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Eggs poisoned by insecticide may have entered 4 more countries - EU Commission

Eggs poisoned by insecticide may have entered 4 more countries - EU Commission
The ongoing scandal over contaminated eggs from Dutch farms, which so far has seen millions of them removed from shelves in Germany, the Netherlands and Belgium, has widened to include four more EU countries.

Speaking at a press conference Monday, European Commission spokesperson Anna-Kaisa Itkonen announced that the four more countries now at risk are France, Sweden, Switzerland and the UK.

The European Union has notified food safety authorities in France, Sweden, Switzerland and the UK that some eggs contaminated with the harmful insecticide might have entered their countries.

Itkonen stressed that it is now "up to the Swedish, Swiss, French and to the UK national authorities to check."

The poisoned eggs, which are believed to contain the toxic insecticide fipronil, can affect people's kidneys, liver and thyroid glands. On Friday, German supermarket giant Aldi announced that it was removing all Dutch eggs from its stores in the country as a result of the scandal.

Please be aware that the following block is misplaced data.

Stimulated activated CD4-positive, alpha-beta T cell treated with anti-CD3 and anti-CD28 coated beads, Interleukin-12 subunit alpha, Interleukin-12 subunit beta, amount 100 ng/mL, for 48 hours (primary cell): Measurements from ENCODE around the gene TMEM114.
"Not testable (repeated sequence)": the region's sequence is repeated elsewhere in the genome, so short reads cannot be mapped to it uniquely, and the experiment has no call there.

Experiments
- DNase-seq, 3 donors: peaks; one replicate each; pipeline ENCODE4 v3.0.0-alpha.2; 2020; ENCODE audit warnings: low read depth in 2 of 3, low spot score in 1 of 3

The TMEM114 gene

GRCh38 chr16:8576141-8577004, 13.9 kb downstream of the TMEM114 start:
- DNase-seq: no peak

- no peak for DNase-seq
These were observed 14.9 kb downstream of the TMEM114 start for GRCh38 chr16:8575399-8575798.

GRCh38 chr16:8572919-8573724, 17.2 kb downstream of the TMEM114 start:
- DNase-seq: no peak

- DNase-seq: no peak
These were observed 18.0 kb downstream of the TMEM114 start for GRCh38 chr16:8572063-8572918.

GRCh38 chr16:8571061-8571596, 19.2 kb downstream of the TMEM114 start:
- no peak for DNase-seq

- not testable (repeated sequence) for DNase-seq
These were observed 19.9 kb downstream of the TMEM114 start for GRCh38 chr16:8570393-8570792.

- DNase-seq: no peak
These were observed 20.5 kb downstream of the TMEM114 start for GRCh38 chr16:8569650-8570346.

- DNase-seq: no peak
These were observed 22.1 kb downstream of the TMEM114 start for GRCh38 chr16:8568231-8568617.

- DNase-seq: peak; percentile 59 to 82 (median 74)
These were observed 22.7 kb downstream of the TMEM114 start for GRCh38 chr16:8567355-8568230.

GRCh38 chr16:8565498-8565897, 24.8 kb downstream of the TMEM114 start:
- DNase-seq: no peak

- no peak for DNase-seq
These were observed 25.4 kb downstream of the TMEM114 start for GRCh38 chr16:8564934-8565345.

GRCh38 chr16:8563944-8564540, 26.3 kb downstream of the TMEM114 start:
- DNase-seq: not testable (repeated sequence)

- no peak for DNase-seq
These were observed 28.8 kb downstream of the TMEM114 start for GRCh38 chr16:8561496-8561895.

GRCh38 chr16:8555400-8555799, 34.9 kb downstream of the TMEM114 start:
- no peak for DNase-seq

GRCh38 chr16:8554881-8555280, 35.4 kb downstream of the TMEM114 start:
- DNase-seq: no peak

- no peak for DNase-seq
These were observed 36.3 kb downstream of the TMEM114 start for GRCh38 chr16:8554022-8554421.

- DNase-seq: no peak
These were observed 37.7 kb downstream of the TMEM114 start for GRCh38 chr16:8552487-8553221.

On Saturday, Belgian authorities admitted that they were aware of the possible contamination since June but choose not to go public because of an ongoing fraud investigation.

"We knew since the beginning of June there was probably a problem with fipronil in the poultry sector," Katrien Stragier, a spokeswoman for Belgium's food safety agency (AFSCA), told Flemish broadcaster VRT on Saturday, as cited by taggesschau.de.

Since the end of July, millions of eggs have been withdrawn from shops in Germany, Belgium and the Netherlands after some of them tested positive for the insecticide fipronil, a substance used for the extermination of ants, fleas, lice and cockroaches.